Documentary Film Prompts
The means and criteria of an ethical documentary film can be somewhat complicated and blurred because of the simple fact that it deals with the issue of ethics. Ethics concerns itself with how moral values are determined and how a moral outcome can be achieved. Why ethics is a key issue in documentary film is a question that Nichols ponders and addresses. Non-fiction films, or social representations as Nichols calls them, engage the world by representing. Documentary film pushes a certain interpretation or perspective of how the world is. Documentaries engage the audience in an argument or description that helps us to see the world in a new light. If you ask a normal individual walking down the street about what makes a film ethical, they would most likely state that it ought to be truthful and not lie. This is a very common, and most importantly, accurate answer when it comes to this issue. Things are unfortunately not so simple especially when you talk about an art medium, such as documentary, that involves many creative and technical elements that goes into its creation.
There are really two dimensions when speaking about ethics in regards to documentary film. The first aspect of ethics deals with the filmmaker’s actions regarding the outside world, such as his treatment of individuals and subjects, the influences placed upon the filmmaker from outside forces, and the re-creation and of physical scenes and sets. The second aspect of ethics in documentary has to do with the filmmaker’s actions behind the camera such as editing, voice-over commentary, and the intention of the filmmaker. This “creative treatment of actuality” is an area where much of the debate rests.
Documentary films, in Nichols view, “represent the views of individuals, groups and institutions” (5). In fiction films, for examples, actors are hired and paid to do very specific actions and dialogue for the director, but this is not the case in non-fiction. In documentary, the subjects are “social actors” that are acting like themselves and the filmmaker is only there to capture these natural events. The subjects are not supposed to act the way the filmmaker sees fit. One can argue that even nonfiction film has elements of fiction because the existence of the camera changes the behavior of the individuals. This might be true, but only to an extent in the sense that non-fiction films are not complete fabrications in relation to the actions and speech of the subjects.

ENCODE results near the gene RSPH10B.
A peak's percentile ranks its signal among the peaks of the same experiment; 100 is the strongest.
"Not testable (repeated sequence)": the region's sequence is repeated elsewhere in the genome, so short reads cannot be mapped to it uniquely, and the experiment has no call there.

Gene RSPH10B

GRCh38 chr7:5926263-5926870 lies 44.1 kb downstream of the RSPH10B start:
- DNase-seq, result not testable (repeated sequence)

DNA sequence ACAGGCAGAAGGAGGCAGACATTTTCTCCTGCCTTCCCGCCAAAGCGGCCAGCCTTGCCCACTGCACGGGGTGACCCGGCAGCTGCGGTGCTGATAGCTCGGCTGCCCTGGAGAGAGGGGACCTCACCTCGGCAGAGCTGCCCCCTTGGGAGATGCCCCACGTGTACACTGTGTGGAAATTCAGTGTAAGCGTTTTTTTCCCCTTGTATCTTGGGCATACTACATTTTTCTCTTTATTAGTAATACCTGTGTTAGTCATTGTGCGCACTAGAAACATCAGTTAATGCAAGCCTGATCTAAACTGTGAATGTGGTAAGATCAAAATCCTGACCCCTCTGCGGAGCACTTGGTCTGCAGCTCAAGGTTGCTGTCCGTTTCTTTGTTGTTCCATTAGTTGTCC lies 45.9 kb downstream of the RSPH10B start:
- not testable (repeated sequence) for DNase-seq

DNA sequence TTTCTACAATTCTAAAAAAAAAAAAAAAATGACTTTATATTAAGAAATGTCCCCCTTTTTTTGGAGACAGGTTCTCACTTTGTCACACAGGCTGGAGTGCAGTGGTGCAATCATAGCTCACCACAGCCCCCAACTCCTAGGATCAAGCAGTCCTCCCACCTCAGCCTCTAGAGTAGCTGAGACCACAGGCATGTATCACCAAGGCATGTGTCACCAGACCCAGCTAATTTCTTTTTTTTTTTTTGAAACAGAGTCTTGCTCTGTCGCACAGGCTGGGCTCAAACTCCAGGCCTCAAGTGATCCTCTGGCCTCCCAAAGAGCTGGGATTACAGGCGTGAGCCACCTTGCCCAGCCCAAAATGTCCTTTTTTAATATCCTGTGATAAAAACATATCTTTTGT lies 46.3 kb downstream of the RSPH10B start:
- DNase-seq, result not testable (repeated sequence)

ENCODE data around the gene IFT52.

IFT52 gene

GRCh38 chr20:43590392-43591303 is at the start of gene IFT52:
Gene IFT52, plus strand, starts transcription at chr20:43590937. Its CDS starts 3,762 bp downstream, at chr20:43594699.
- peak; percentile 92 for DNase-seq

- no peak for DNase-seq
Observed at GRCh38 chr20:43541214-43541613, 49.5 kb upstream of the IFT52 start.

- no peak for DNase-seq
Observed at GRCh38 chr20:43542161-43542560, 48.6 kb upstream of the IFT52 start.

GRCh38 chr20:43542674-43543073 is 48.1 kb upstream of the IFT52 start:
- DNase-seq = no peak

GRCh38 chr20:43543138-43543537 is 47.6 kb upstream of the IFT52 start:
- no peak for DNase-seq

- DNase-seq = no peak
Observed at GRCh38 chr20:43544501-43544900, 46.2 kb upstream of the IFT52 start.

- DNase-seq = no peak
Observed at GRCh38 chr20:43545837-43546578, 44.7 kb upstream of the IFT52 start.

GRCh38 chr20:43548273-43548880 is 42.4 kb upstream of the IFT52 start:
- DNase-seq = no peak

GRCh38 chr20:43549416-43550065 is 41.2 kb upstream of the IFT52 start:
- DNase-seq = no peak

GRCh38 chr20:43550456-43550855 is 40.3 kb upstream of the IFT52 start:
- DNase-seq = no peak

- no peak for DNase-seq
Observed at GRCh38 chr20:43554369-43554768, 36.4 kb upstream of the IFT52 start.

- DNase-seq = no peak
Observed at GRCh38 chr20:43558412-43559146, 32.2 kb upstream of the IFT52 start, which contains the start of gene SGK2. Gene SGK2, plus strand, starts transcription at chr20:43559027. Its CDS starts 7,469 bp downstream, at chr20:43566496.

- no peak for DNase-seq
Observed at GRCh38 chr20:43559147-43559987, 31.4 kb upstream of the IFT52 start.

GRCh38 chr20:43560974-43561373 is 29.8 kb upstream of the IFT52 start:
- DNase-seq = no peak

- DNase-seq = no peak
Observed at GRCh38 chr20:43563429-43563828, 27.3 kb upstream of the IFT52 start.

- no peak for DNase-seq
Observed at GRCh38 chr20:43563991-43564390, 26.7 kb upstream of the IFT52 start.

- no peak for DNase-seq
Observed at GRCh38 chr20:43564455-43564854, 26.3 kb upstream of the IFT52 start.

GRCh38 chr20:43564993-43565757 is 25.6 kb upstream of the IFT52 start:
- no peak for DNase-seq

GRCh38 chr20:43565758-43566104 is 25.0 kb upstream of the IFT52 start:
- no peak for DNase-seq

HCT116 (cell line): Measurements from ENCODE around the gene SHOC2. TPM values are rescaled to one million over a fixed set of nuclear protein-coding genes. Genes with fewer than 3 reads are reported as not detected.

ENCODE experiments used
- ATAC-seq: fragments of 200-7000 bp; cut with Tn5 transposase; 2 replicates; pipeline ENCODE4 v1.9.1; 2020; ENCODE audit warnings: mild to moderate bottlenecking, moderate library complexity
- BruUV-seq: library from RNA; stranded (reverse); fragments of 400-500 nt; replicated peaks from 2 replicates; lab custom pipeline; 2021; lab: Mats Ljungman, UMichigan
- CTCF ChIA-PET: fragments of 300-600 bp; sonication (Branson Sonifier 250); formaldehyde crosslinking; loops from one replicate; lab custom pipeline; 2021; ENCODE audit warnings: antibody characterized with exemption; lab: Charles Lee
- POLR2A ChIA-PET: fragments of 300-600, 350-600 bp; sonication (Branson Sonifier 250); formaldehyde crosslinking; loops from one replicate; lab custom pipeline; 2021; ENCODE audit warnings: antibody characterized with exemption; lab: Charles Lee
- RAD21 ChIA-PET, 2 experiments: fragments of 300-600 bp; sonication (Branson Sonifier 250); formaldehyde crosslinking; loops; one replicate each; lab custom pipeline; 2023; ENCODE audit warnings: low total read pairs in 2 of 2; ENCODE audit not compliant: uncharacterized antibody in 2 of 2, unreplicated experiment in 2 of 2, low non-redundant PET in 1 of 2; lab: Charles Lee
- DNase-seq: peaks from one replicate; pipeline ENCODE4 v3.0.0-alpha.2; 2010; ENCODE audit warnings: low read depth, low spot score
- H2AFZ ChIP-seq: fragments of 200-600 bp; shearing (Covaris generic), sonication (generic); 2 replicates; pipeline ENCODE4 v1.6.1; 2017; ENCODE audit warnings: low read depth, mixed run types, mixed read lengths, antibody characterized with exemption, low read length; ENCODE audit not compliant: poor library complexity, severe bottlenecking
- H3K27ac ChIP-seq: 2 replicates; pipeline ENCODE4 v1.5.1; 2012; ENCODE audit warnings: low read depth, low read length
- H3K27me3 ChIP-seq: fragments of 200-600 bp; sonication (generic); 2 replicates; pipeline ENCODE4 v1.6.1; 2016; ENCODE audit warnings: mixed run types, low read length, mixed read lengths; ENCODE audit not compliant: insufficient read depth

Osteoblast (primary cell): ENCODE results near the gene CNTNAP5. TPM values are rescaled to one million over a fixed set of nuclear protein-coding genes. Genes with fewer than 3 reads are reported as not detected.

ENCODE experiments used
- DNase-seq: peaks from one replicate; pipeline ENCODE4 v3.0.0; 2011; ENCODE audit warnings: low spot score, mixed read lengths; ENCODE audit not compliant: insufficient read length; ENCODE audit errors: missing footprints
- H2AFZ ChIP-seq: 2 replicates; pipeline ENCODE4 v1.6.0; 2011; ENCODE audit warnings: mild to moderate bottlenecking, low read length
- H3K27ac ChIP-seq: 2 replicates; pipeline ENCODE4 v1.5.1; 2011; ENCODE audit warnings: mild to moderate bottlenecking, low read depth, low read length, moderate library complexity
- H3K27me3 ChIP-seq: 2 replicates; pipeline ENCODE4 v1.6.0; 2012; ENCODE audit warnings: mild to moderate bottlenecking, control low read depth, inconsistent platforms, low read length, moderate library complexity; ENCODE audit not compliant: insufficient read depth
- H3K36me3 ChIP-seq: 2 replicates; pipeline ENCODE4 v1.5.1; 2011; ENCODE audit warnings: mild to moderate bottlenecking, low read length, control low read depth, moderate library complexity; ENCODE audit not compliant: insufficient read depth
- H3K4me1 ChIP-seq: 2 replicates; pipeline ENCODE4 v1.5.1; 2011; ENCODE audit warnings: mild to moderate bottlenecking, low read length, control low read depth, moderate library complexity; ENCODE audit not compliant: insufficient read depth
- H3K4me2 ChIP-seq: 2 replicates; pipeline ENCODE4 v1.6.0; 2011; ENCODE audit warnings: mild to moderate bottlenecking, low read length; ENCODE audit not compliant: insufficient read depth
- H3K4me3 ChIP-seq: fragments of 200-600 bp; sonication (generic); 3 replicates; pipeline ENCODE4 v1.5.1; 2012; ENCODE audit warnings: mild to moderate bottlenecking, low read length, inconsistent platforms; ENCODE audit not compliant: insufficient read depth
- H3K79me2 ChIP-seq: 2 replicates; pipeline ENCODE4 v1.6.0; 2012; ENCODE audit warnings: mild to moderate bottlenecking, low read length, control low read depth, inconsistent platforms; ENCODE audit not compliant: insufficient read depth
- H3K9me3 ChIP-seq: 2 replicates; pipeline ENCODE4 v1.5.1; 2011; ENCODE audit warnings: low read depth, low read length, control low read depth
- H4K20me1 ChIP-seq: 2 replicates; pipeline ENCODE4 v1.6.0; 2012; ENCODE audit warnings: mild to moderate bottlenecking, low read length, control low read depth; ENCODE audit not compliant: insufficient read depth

Nichols notes that ethics are presented to minimize harmful effects reaching beyond the debate between the indexical relationship between a picture and the physical actuality represented in that picture. Ethics are there to prevent harm that already existing laws do not protect against. The criteria for ethical films have to do with the relationship between the subjects and the filmmaker, as well as the audience. This relationship between subject, filmmaker, and audience is the main focus for Nichols and serves as the basis for his arguments. This is where the idea of “informed consent” comes into the picture. To what extend ought the participants of the documentary be aware of the plans, intentions, and possible consequences on their lives in regards to the film being made? To what extent is it okay for the filmmaker to intrude on someone’s life? Informed consent is letting the subject know what it is the filmmaker is doing and planning to do in regards to his/her film. Nichols seems to believe that this is the central issue in regards to ethics in documentary, and I agree with him. This issue clearly comes up in both Roger and Me and Stevie. This issue was very prevalent, at least in my opinion, in Stevie. Steven James goes back to a rural town in Illinois in order to meet up with an old friend he had mentored many years prior. The sexual molestation charges that come about regarding Stephen Fielding bring about many concerns regarding informed...
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